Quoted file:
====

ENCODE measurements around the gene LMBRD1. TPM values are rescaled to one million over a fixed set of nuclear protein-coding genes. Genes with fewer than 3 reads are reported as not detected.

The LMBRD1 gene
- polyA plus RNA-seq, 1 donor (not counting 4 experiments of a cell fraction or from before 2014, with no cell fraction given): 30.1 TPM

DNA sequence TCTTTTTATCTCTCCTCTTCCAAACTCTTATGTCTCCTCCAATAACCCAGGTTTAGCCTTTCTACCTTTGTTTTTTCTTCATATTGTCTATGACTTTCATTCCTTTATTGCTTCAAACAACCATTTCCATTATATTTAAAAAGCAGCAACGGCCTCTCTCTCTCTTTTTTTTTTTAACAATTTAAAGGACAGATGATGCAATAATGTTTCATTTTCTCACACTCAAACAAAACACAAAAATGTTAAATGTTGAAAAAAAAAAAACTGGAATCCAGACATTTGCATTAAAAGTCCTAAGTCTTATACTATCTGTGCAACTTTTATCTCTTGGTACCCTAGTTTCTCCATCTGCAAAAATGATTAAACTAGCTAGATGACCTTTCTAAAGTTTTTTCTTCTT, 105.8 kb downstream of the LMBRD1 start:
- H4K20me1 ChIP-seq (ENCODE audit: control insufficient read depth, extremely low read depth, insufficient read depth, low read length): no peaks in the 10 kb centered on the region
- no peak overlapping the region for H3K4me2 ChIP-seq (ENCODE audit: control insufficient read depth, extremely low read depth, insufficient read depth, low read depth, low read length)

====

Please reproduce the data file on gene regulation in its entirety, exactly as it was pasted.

ENCODE measurements around the gene LMBRD1. TPM values are rescaled to one million over a fixed set of nuclear protein-coding genes. Genes with fewer than 3 reads are reported as not detected.

The LMBRD1 gene
- polyA plus RNA-seq, 1 donor (not counting 4 experiments of a cell fraction or from before 2014, with no cell fraction given): 30.1 TPM

DNA sequence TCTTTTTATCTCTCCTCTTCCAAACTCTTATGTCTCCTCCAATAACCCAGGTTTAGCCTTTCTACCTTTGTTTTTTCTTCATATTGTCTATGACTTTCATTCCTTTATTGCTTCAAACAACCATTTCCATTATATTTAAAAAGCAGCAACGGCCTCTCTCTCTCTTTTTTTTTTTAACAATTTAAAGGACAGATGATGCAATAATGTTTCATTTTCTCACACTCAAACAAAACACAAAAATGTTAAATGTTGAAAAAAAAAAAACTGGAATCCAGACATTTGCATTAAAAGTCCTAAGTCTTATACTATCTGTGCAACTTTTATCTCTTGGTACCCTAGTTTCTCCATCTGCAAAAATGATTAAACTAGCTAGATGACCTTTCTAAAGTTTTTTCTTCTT, 105.8 kb downstream of the LMBRD1 start:
- H4K20me1 ChIP-seq (ENCODE audit: control insufficient read depth, extremely low read depth, insufficient read depth, low read length): no peaks in the 10 kb centered on the region
- no peak overlapping the region for H3K4me2 ChIP-seq (ENCODE audit: control insufficient read depth, extremely low read depth, insufficient read depth, low read depth, low read length)